Duke University Bioengineers Detect Pre-Cancerous Colon Cells with Light
Earlier this year, bioengineers at Duke University found that light sensors can detect esophageal cancer. They have now found that the same light sensors can also detect pre-cancerous cells in the colon, according to a Duke University Pratt School of Engineering news release.
Instead of taking random tissue samples, physicians use an endoscope from which short bursts of light search areas suspected of having pre-cancerous cells. When the light hits the tissue, it scatters, and physicians can look for abnormalities to detect dysplasia.
The team has developed a technology called angle-resolved low coherence interferometry which shines light into a cell. Sensors capture and analyze the reflected light. The technology separates the patterns of the nucleus from other parts of the cell and can provide representations of shape changes.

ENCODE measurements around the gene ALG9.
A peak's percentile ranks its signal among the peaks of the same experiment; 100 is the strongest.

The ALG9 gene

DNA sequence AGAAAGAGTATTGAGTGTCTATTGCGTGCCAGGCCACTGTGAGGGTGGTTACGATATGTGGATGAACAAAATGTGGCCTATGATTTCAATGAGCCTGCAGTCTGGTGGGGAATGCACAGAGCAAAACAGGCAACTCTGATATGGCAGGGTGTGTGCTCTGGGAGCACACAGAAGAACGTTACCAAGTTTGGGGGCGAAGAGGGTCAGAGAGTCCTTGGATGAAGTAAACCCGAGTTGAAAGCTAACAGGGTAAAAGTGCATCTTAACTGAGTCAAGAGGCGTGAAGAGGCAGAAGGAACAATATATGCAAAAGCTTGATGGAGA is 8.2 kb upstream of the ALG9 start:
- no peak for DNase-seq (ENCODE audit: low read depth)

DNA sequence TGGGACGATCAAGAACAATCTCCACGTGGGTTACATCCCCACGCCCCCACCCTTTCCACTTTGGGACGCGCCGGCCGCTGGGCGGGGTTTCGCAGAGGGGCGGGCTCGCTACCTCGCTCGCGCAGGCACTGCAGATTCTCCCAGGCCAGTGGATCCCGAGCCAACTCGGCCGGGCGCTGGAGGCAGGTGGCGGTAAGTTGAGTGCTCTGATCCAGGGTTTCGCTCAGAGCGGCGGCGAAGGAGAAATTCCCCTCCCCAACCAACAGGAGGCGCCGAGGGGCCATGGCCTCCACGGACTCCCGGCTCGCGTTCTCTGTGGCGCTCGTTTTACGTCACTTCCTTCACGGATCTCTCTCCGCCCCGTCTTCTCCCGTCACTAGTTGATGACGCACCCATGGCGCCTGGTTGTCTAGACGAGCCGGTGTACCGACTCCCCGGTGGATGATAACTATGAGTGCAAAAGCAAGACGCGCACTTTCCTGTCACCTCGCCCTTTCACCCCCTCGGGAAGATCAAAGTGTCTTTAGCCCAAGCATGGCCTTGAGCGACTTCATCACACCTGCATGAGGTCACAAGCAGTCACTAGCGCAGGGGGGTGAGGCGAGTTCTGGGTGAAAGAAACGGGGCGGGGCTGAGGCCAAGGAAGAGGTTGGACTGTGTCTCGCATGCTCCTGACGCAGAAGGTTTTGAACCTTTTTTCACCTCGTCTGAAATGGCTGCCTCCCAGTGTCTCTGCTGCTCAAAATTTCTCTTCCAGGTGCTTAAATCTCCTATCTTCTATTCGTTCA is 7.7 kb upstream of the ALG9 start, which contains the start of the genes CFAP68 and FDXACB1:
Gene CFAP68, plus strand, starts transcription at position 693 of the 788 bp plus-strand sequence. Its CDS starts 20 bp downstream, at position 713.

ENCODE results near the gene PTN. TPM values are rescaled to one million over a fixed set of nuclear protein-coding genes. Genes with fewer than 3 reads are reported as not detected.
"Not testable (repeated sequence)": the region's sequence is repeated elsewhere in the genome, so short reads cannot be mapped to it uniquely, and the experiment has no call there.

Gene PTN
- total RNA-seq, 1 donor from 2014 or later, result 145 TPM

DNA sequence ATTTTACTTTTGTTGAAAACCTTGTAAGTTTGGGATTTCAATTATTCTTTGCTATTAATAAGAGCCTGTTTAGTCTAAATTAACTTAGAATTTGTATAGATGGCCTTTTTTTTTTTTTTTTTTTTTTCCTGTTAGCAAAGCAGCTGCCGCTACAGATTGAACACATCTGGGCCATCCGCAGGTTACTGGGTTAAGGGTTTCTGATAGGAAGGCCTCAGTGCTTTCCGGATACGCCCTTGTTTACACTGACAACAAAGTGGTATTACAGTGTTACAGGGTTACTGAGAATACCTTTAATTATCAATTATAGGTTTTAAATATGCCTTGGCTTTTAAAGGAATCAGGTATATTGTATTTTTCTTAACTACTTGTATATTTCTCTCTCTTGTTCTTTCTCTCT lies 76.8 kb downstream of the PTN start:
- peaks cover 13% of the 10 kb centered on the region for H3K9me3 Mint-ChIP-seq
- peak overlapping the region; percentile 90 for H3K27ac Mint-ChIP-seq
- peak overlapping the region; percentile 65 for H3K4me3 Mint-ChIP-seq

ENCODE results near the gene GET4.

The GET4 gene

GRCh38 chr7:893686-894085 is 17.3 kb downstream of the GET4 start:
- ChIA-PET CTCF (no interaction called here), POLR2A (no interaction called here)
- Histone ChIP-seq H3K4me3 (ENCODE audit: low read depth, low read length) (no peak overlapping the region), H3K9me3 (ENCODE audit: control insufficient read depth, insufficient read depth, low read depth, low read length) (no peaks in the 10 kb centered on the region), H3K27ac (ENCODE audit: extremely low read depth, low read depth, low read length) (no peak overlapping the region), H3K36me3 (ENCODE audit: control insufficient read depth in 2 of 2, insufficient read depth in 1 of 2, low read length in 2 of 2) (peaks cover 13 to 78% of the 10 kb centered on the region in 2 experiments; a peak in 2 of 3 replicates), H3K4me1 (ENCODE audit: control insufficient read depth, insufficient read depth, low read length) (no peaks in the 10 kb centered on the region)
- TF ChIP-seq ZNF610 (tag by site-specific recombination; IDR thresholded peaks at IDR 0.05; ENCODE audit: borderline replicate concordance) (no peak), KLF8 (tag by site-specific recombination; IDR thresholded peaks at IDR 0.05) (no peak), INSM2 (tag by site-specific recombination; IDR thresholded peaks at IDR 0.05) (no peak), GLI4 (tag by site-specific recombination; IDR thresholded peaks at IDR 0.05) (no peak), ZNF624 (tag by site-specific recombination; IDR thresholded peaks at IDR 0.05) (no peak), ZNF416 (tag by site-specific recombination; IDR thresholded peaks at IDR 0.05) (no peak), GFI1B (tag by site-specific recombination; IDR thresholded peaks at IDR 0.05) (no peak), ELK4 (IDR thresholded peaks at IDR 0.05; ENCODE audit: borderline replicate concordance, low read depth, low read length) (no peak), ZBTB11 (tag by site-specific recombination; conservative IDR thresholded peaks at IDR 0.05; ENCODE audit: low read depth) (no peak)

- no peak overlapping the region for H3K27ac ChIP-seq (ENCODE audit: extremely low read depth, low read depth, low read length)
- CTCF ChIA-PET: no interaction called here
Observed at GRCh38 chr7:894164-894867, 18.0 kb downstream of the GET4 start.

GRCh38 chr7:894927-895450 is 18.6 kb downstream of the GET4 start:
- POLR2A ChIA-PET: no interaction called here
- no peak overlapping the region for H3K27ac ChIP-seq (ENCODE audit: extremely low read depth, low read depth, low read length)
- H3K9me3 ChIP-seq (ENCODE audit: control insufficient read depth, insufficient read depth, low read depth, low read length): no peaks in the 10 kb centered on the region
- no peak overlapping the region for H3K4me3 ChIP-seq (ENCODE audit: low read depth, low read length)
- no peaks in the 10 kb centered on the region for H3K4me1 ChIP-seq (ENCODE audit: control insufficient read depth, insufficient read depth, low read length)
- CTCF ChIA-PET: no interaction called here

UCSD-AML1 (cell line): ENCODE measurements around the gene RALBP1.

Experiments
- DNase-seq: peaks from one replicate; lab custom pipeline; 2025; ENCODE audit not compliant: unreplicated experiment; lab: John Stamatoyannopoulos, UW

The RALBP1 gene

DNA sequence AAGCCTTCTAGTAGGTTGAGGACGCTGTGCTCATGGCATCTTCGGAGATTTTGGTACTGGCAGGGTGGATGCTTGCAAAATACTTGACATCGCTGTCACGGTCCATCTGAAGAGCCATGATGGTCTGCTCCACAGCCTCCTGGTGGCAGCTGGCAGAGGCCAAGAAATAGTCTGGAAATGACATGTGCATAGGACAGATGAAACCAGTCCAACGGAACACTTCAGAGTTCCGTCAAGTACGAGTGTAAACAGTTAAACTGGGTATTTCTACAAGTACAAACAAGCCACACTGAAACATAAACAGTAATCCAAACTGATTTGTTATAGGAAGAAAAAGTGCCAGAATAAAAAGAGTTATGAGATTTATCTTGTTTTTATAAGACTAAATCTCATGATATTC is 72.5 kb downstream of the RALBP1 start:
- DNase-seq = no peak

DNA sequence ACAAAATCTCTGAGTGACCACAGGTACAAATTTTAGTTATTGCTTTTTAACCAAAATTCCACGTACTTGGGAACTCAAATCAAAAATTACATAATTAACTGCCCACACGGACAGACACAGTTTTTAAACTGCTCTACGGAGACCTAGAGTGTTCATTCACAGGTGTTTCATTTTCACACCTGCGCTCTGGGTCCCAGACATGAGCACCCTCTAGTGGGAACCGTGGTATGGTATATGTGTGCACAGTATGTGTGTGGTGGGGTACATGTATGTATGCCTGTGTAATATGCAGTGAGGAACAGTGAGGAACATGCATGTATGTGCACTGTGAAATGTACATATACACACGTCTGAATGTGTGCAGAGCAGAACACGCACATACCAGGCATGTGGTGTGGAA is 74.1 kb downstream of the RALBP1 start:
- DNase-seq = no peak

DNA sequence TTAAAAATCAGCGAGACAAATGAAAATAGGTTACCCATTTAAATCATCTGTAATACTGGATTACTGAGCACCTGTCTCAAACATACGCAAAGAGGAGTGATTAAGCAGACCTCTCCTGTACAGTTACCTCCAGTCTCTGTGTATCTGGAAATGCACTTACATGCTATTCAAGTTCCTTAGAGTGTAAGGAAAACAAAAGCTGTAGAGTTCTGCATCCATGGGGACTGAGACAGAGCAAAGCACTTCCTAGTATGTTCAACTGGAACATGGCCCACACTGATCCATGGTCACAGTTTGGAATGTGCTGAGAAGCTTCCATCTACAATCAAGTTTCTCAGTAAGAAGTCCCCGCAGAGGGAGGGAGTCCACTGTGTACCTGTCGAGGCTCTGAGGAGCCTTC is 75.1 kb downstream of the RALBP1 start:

In a clinical study, the system was 85 percent accurate when compared to pathological findings. The system was 86 percent accurate for pinpointing Barrett's esophagus.
Related Articles about Colon Cancer:
40% of Medicare Cancer Screenings Are "Medically Unnecessary"
Women Can Wait Longer Than Men to Start Colonoscopies, Study Finds
Poll Finds Low Follow-up Screening Rates for Colon Cancer
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